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Distribution of dark matter revealed by faint starlight in Hubble images

Astronomers have employed a revolutionary method to detect dark matter in galaxy clusters. The method allows astronomers to 'see' the distribution of dark matter more accurately than any other method used to date and it could possibly be used to explore the ultimate nature of dark matter.



Astronomers using data from the NASA/ESA Hubble Space Telescope have employed a revolutionary method to detect dark matter in galaxy clusters. The method allows astronomers to "see" the distribution of dark matter more accurately than any other method used to date and it could possibly be used to explore the ultimate nature of dark matter.


The results were published in the journal Monthly Notices of the Royal Astronomical Society.

In recent decades astronomers have tried to understand the true nature of the mysterious substance that makes up most of the matter in the Universe, dark matter, and to map its distribution in the Universe. Now two astronomers from Australia and Spain have used data from the Frontier Fields programme of the NASA/ESA Hubble Space Telescope to accurately study the distribution of dark matter.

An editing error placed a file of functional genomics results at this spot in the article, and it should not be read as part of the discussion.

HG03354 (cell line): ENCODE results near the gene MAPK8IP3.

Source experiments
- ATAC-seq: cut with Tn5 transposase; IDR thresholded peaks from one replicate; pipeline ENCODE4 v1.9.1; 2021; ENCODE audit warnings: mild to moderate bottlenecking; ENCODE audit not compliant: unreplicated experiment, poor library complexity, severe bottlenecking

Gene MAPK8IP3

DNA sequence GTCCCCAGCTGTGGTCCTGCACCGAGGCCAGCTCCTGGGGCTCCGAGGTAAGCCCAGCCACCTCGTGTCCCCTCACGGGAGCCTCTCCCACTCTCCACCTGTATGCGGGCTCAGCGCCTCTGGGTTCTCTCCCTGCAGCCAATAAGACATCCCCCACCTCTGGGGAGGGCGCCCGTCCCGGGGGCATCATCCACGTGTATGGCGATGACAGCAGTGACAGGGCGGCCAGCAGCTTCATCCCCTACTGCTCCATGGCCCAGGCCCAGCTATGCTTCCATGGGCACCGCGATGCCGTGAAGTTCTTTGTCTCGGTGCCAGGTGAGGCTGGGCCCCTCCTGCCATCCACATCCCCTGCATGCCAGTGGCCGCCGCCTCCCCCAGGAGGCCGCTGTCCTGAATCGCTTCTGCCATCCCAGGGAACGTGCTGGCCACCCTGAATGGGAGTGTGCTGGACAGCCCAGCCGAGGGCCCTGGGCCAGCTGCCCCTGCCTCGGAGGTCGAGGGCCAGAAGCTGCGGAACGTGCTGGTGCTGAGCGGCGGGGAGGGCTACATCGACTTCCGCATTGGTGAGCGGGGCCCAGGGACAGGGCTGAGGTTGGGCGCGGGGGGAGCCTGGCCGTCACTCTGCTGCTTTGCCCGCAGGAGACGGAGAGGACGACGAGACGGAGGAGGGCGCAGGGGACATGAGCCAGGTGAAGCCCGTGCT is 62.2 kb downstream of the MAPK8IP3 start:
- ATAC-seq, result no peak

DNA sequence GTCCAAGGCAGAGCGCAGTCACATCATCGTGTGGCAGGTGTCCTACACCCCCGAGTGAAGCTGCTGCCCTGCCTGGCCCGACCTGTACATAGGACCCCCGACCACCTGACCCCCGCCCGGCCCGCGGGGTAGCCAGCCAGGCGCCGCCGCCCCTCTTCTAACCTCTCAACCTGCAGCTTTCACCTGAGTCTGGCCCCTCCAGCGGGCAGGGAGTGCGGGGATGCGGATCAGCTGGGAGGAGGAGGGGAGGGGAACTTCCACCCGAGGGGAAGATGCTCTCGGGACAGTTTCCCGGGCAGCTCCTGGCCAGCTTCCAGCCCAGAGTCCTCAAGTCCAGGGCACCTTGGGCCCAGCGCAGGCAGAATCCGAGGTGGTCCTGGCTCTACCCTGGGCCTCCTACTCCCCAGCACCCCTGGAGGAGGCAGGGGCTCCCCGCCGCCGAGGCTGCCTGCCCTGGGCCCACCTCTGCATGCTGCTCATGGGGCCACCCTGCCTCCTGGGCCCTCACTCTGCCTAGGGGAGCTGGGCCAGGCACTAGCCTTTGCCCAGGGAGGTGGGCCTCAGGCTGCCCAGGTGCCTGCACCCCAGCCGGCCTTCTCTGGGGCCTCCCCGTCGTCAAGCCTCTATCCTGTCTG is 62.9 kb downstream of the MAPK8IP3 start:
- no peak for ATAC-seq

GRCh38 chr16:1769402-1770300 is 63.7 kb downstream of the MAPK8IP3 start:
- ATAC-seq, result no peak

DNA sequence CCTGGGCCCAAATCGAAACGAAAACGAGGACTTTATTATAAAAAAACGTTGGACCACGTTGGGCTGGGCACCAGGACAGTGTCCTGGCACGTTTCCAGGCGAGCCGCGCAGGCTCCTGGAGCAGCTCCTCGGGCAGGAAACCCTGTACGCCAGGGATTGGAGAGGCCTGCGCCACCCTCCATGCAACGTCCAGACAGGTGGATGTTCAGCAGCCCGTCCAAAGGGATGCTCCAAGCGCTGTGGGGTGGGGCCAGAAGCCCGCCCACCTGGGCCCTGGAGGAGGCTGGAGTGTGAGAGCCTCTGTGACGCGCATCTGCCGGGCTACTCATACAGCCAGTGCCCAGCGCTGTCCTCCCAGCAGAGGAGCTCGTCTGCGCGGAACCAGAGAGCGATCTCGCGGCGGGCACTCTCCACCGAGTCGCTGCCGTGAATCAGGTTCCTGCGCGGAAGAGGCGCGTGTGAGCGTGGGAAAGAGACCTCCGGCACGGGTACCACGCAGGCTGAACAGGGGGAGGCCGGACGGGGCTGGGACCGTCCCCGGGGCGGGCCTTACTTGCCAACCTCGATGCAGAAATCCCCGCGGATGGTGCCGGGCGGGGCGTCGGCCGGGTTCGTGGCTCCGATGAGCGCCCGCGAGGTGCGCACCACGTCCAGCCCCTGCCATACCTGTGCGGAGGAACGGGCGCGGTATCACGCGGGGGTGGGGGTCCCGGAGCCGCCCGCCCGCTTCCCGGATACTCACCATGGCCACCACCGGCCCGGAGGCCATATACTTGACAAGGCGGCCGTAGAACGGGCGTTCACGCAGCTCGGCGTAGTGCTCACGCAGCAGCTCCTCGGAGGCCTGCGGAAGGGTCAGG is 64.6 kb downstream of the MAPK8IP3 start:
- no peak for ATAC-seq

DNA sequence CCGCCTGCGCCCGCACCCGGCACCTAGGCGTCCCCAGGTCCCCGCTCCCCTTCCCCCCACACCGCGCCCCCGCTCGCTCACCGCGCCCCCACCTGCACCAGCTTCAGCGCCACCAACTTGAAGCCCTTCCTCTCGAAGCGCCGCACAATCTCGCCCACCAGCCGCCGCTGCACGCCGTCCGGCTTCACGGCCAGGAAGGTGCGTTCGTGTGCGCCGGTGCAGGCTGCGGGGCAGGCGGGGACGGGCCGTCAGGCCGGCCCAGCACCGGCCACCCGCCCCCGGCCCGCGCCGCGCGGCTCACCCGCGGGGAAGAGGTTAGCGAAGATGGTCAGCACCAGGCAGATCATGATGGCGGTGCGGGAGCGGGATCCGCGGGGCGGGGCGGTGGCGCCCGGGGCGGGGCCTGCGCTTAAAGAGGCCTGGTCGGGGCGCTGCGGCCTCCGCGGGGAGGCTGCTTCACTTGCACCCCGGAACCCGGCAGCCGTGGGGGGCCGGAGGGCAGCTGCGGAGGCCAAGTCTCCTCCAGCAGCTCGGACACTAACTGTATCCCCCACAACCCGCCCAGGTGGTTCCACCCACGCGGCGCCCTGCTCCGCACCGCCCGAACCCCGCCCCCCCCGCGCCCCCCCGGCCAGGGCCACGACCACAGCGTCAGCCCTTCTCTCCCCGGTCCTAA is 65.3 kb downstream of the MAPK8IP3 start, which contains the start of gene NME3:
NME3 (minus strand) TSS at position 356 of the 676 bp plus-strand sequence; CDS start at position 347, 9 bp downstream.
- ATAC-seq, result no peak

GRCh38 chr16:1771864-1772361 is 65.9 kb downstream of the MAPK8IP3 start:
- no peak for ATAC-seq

Intracluster light is a byproduct of interactions between galaxies

Intracluster light is a byproduct of interactions between galaxies. In the course of these interactions, individual stars are stripped from their galaxies and float freely within the cluster. Once free from their galaxies, they end up where the majority of the mass of the cluster, mostly dark matter, resides.


Both the dark matter and these isolated stars, which form the intracluster light, act as collisionless components. These follow the gravitational potential of the cluster itself. The study showed that the intracluster light is aligned with the dark matter, tracing its distribution more accurately than any other method relying on luminous tracers used so far.


This method is also more efficient than the more complex method of using gravitational lensing. While the latter requires both accurate lensing reconstruction and time-consuming spectroscopic campaigns, the method presented here utilises only deep imaging. This means more clusters can be studied with the new method in the same amount of observation time. The results of the study introduce the possibility of exploring the ultimate nature of dark matter


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#DarkMatter #Hubble #Space #Universe